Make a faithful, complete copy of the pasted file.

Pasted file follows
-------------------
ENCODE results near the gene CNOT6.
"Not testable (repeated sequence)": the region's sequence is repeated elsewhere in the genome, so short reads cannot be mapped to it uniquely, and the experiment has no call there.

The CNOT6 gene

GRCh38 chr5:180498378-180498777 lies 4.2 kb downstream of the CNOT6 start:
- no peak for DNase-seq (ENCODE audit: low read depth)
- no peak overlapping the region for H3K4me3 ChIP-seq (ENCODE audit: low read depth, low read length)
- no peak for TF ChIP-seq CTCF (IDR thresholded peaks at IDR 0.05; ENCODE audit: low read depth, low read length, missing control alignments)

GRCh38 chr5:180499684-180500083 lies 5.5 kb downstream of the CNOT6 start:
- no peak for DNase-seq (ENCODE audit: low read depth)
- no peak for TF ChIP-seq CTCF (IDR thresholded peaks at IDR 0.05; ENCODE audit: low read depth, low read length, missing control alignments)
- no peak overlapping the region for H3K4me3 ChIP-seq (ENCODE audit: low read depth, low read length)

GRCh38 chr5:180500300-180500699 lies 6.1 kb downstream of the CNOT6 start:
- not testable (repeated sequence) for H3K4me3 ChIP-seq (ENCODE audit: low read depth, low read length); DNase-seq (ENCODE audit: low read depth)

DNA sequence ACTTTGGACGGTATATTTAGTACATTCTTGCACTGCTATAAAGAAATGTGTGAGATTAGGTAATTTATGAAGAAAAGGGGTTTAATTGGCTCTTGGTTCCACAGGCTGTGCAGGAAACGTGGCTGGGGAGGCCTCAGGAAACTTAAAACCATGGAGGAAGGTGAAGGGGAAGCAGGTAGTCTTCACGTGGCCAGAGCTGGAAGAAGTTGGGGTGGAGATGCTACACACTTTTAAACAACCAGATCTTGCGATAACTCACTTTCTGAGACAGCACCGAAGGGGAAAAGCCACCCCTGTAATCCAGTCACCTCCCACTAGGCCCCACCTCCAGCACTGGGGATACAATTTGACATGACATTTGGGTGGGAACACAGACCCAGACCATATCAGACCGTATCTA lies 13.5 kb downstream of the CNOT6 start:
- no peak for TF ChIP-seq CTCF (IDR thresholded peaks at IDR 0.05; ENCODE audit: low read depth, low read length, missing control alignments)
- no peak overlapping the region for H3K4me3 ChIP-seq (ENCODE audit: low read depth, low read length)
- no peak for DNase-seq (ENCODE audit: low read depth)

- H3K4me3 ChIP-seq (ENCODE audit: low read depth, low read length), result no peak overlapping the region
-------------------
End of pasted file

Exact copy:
ENCODE results near the gene CNOT6.
"Not testable (repeated sequence)": the region's sequence is repeated elsewhere in the genome, so short reads cannot be mapped to it uniquely, and the experiment has no call there.

The CNOT6 gene

GRCh38 chr5:180498378-180498777 lies 4.2 kb downstream of the CNOT6 start:
- no peak for DNase-seq (ENCODE audit: low read depth)
- no peak overlapping the region for H3K4me3 ChIP-seq (ENCODE audit: low read depth, low read length)
- no peak for TF ChIP-seq CTCF (IDR thresholded peaks at IDR 0.05; ENCODE audit: low read depth, low read length, missing control alignments)

GRCh38 chr5:180499684-180500083 lies 5.5 kb downstream of the CNOT6 start:
- no peak for DNase-seq (ENCODE audit: low read depth)
- no peak for TF ChIP-seq CTCF (IDR thresholded peaks at IDR 0.05; ENCODE audit: low read depth, low read length, missing control alignments)
- no peak overlapping the region for H3K4me3 ChIP-seq (ENCODE audit: low read depth, low read length)

GRCh38 chr5:180500300-180500699 lies 6.1 kb downstream of the CNOT6 start:
- not testable (repeated sequence) for H3K4me3 ChIP-seq (ENCODE audit: low read depth, low read length); DNase-seq (ENCODE audit: low read depth)

DNA sequence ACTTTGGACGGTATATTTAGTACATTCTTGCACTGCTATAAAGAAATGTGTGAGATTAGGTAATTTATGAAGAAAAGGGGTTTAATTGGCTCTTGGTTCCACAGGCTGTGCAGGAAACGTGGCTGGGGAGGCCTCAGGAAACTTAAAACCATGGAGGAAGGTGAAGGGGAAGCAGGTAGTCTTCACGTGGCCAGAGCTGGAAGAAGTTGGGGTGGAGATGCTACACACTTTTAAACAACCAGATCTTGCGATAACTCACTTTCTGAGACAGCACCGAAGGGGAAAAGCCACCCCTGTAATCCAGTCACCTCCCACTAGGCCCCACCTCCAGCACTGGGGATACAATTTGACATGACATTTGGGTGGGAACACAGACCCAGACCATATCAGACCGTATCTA lies 13.5 kb downstream of the CNOT6 start:
- no peak for TF ChIP-seq CTCF (IDR thresholded peaks at IDR 0.05; ENCODE audit: low read depth, low read length, missing control alignments)
- no peak overlapping the region for H3K4me3 ChIP-seq (ENCODE audit: low read depth, low read length)
- no peak for DNase-seq (ENCODE audit: low read depth)

- H3K4me3 ChIP-seq (ENCODE audit: low read depth, low read length), result no peak overlapping the region